William Churchill Houston
|Birthplace:||Sumter , South Carolina|
|Death:||Died in Frankford, Philadelphia, Pennsylvania|
|Cause of death:||Tuberculosis|
|Place of Burial:||Philadelphia, Philadelphia, Pennsylvania, USA|
|Managed by:||Erica "the Disconnectrix" Howton|
Historical records matching William C Houston, Continental Congressman
About William C Houston, Continental Congressman
William Churchill Houston (ca. 1746 – August 12, 1788) was an American teacher, lawyer, and statesman. He was a delegate to both the Continental Congress and the Constitutional Convention for New Jersey. Houston was elected in 1785 to the American Philosophical Society.
Early life and career
Houston was born in the Sumter District of central South Carolina. His parents, Archibald and Margaret Houston, were farmers who had emigrated to the then British colony from Ireland. He attended the College of New Jersey (later Princeton) After his graduation in 1768 he stayed on as a tutor, becoming a Professor of Mathematics and Natural Philosophy (science) in 1771.
When British forces occupied Princeton in 1776 at the outset of the Revolution the college was closed and the students and professors returned home. Houston then joined with the militia of nearby Somerset County and saw action in the area. He was later elected Captain of one of their carrots. When the British withdrew from New Jersey in 1777 and the college reopened, he returned to his teaching post.
Continental Congress and legal career
He was elected to represent Somerset County in the New Jersey General Assembly in 1777. In 1778 he served on the state’s Committee of Safety. Then from 1779 to 1781 New Jersey sent him as a delegate to the Continental Congress. His work in Congress was largely directed to issues of finance and supply. He began to study law at this time.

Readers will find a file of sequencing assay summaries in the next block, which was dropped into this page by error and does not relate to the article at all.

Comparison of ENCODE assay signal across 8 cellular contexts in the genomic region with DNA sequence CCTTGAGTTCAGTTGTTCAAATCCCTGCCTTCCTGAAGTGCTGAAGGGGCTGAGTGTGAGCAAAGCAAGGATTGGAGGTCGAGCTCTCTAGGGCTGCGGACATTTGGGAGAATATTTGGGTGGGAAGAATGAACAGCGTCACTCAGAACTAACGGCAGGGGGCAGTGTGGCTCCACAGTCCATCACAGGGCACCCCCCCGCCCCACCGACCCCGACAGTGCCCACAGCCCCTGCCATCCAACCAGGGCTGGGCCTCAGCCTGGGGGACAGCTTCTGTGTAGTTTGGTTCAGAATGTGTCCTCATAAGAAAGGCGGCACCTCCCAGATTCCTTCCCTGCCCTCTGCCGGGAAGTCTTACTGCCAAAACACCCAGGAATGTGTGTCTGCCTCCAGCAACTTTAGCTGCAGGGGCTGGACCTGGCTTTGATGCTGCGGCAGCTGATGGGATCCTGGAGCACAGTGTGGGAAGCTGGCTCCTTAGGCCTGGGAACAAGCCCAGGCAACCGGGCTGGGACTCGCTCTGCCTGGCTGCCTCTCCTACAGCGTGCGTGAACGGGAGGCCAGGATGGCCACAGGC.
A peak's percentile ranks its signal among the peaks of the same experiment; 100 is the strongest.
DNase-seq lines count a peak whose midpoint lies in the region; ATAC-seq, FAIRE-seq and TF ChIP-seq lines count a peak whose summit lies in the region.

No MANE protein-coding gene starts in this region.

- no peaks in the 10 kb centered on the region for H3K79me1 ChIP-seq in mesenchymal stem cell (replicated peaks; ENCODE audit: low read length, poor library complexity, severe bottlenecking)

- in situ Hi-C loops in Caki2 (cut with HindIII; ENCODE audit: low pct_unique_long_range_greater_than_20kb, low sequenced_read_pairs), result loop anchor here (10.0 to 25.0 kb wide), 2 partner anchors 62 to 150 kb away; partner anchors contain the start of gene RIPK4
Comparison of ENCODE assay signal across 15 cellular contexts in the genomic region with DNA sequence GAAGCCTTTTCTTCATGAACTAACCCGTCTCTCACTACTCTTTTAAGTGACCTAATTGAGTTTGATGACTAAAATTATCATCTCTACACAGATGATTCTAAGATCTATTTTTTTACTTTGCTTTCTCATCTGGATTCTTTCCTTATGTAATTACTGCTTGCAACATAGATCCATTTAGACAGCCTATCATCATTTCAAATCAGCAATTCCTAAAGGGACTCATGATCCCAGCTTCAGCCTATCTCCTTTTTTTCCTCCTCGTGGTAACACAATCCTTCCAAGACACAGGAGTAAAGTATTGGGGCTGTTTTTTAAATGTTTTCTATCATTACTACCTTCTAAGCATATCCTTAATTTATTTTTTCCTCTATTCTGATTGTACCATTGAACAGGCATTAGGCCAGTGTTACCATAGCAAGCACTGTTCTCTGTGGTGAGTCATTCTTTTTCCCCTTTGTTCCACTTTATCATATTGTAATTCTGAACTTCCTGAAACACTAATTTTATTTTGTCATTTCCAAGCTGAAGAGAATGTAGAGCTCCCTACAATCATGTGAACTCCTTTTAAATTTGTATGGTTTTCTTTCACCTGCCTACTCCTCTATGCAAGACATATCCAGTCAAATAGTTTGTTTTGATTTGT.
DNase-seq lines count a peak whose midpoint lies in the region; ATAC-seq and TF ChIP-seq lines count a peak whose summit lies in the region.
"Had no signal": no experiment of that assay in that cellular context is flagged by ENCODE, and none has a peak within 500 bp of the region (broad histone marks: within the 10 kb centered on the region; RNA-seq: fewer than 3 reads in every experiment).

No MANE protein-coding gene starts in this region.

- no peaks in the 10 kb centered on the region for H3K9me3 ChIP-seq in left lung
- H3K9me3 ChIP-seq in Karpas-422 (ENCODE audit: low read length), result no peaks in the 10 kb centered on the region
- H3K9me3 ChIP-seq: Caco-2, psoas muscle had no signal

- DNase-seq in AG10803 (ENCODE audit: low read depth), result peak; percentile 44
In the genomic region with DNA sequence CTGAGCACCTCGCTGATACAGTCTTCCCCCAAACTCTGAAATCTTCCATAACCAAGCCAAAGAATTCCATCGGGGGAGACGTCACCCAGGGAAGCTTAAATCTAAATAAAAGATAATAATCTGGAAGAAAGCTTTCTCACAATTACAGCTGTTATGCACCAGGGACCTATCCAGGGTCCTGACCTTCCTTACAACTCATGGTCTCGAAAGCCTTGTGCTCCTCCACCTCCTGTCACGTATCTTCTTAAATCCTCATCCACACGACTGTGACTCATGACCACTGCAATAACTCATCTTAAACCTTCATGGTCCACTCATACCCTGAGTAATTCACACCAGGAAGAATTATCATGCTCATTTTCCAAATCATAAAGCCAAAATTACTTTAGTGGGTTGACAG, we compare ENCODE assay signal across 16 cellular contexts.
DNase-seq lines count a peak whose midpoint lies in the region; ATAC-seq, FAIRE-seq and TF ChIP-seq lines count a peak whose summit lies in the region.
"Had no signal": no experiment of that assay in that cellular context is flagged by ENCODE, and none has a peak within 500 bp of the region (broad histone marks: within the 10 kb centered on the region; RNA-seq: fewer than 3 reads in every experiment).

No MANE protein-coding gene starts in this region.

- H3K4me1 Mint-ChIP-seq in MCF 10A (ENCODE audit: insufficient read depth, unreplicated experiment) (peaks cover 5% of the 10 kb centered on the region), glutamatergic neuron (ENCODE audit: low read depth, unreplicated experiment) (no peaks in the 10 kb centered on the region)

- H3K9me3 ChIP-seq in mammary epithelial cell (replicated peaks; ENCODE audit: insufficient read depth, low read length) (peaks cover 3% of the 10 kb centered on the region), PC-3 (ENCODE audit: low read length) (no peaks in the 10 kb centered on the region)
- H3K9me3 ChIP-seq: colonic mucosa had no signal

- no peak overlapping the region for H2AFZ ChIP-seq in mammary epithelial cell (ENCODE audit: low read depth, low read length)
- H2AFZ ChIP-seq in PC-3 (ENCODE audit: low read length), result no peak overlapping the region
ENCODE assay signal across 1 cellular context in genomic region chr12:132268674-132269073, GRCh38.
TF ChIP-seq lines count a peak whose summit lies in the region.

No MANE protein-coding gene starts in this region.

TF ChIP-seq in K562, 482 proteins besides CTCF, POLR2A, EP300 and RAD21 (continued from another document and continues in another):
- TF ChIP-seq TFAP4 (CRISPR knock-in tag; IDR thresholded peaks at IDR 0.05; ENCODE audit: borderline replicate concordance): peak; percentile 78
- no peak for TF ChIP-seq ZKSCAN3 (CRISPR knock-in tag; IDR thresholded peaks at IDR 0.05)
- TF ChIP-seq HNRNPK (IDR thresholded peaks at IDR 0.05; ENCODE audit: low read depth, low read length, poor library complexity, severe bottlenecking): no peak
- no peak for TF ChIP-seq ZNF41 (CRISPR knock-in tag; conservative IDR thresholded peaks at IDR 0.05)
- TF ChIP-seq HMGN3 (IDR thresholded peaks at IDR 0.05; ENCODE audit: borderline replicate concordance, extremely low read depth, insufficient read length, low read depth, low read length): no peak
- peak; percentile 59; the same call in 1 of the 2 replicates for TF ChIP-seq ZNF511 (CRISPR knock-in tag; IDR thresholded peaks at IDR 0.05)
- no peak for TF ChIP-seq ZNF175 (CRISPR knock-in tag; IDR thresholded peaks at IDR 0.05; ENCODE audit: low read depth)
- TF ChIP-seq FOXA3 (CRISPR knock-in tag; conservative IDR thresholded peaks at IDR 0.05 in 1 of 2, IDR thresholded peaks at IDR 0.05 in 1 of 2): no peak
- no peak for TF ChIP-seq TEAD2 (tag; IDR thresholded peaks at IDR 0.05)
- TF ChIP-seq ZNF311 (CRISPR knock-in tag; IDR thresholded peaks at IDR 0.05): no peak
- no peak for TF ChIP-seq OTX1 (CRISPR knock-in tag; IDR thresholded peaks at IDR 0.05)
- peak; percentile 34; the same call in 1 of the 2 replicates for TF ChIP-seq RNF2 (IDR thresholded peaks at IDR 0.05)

He returned to the college, and was admitted to the bar in 1781. Houston also opened a law office in Trenton. During these years he was also named as clerk of the New Jersey Supreme Court. In 1783, he resigned from the college to devote himself to his legal career. He returned to the Continental Congress in 1784 and 1785.
Constitutional Convention delegate
In 1786, Houston was appointed to a commission to study the defects in the Articles of Confederation which joined the states. He went to the Annapolis Convention to discuss the problem. Instead of proposing changes to the articles, this Convention called for a full Constitutional Convention. When the United States Constitutional Convention assembled in 1787, he went to Philadelphia as a delegate. Houston only remained at the convention for a week before his failing health caused him to withdraw.
He died of tuberculosis the following year in Frankford, Pennsylvania (now part of Philadelphia) and was buried at the Second Presbyterian Church Cemetery in Philadelphia. Later, the burials from the Second Presbyterian Church were moved to Mount Vernon Cemetery in Philadelphia.
- DAR Ancestor #: A057821
- Biographical Directory of the United States Congress
Continental Congressman. He was raised in North Carolina, graduated from Princeton in 1768, and served there as a tutor and professor until 1783. During the Revolution he served as a Captain in the Somerset Militia's Second Regiment. In 1775 and 1776 he was Deputy Secretary of the Continental Congress, and in 1776 he served in New Jersey's Provincial Congress.
He was a member of the New Jersey Assembly from 1777 to 1779 and served on the state Council of Safety in 1778. From 1779 to 1781 Houston was a member of the Continental Congress. He was admitted to the bar in 1781 and established a practice in Trenton. From 1782 to 1785 Houston was US Receiver of Taxes for New Jersey, and from 1781 to 1788 he was Clerk of the New Jersey Supreme Court. Houston served in the Continental Congress again from 1784 to 1785.
He was a Delegate to the 1786 Philadelphia convention that recommended replacing the Articles of Confederation, and in 1787 he was named a Delegate to the Constitutional Convention. Houston withdrew from the convention and returned to Trenton when his health began to fail from the effects of tuberculosis. He later decided to travel to North Carolina in the hopes that a warmer climate would restore his health, but he died at an inn while he was en route.